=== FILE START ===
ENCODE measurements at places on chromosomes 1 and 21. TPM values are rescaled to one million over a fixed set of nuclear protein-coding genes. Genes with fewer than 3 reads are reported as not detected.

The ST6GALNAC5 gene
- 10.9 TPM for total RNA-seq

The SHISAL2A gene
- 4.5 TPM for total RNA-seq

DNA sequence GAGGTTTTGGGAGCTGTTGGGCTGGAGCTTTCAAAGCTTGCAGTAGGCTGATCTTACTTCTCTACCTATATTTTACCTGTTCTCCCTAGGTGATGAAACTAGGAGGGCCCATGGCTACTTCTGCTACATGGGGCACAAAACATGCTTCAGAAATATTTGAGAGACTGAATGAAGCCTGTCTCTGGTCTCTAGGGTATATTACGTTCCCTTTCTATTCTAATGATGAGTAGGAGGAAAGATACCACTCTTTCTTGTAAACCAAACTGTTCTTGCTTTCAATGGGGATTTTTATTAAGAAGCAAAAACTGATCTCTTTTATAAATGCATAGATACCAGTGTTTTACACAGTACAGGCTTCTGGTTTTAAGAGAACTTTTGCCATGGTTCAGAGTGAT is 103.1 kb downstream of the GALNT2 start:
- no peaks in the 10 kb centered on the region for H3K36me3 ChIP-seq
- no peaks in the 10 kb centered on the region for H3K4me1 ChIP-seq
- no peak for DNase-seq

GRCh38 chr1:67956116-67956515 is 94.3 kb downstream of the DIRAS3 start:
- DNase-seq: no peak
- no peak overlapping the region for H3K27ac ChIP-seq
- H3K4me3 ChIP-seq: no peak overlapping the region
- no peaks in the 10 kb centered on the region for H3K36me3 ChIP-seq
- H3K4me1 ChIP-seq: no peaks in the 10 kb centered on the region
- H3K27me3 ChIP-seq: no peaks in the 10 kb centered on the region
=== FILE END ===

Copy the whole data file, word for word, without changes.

ENCODE measurements at places on chromosomes 1 and 21. TPM values are rescaled to one million over a fixed set of nuclear protein-coding genes. Genes with fewer than 3 reads are reported as not detected.

The ST6GALNAC5 gene
- 10.9 TPM for total RNA-seq

The SHISAL2A gene
- 4.5 TPM for total RNA-seq

DNA sequence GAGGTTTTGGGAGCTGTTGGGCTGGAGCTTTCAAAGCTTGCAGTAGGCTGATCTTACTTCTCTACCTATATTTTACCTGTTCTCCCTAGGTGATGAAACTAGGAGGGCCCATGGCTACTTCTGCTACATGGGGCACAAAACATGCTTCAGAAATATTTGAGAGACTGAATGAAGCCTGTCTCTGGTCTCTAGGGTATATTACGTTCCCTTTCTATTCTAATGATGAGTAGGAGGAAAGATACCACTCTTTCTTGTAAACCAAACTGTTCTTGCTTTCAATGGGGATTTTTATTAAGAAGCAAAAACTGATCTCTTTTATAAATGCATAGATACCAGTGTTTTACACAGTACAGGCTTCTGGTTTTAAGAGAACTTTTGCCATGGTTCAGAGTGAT is 103.1 kb downstream of the GALNT2 start:
- no peaks in the 10 kb centered on the region for H3K36me3 ChIP-seq
- no peaks in the 10 kb centered on the region for H3K4me1 ChIP-seq
- no peak for DNase-seq

GRCh38 chr1:67956116-67956515 is 94.3 kb downstream of the DIRAS3 start:
- DNase-seq: no peak
- no peak overlapping the region for H3K27ac ChIP-seq
- H3K4me3 ChIP-seq: no peak overlapping the region
- no peaks in the 10 kb centered on the region for H3K36me3 ChIP-seq
- H3K4me1 ChIP-seq: no peaks in the 10 kb centered on the region
- H3K27me3 ChIP-seq: no peaks in the 10 kb centered on the region